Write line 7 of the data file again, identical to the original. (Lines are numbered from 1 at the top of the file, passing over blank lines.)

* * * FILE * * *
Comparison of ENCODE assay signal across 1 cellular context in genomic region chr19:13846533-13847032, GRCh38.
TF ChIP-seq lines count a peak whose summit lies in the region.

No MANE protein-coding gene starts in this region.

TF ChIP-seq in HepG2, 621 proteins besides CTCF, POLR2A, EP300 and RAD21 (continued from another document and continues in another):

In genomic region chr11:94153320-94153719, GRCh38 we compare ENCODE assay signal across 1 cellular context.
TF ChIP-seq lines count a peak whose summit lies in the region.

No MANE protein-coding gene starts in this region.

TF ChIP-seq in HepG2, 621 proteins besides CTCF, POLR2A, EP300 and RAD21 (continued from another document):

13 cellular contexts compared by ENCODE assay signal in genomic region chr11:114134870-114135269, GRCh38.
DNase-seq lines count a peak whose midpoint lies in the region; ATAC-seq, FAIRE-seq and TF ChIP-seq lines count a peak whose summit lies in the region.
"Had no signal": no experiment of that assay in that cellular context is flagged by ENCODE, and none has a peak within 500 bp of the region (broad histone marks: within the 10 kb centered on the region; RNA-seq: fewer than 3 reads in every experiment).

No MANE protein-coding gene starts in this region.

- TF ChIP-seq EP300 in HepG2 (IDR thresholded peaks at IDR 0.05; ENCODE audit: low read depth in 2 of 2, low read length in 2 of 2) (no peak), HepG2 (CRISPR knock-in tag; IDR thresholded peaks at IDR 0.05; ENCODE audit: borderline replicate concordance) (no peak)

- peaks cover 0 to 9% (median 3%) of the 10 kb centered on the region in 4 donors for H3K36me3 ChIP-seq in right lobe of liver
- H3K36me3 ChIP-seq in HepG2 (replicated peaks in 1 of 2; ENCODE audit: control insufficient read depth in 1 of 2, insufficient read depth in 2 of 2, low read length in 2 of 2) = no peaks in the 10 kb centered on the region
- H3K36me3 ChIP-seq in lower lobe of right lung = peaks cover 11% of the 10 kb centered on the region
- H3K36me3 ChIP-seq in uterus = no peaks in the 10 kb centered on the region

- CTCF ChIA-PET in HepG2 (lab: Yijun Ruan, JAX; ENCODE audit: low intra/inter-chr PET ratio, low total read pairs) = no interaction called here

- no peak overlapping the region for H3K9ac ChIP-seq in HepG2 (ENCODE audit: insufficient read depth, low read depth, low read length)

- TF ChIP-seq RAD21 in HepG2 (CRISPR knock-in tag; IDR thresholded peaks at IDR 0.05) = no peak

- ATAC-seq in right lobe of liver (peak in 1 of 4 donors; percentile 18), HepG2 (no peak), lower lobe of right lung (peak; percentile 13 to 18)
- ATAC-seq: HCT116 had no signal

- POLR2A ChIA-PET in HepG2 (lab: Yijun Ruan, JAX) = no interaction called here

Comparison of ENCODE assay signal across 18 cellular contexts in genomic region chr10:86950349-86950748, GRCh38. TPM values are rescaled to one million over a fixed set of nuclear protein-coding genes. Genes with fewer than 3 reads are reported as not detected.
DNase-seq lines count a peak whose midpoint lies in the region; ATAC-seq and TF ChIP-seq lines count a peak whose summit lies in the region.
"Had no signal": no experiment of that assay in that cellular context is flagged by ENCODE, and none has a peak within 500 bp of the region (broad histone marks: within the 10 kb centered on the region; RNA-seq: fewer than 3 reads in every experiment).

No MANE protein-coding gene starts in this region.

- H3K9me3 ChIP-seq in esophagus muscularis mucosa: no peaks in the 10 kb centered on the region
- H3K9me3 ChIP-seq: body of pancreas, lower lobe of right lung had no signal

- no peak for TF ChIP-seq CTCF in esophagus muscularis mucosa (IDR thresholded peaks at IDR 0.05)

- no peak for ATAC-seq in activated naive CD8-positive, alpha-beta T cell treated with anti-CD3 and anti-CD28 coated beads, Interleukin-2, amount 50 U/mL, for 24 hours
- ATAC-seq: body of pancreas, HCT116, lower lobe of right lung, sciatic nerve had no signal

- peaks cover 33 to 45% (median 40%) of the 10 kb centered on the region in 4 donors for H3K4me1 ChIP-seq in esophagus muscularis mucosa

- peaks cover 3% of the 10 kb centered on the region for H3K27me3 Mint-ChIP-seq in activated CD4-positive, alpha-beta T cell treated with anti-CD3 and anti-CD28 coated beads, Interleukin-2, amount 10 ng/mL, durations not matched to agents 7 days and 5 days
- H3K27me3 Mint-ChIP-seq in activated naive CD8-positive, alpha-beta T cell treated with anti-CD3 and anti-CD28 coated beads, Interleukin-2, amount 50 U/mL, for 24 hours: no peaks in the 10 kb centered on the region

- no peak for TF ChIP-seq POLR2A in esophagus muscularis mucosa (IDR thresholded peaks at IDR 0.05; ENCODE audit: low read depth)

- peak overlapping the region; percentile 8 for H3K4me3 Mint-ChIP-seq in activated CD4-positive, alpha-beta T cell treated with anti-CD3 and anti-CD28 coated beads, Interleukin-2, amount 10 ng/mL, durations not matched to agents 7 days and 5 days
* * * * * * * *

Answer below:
No MANE protein-coding gene starts in this region.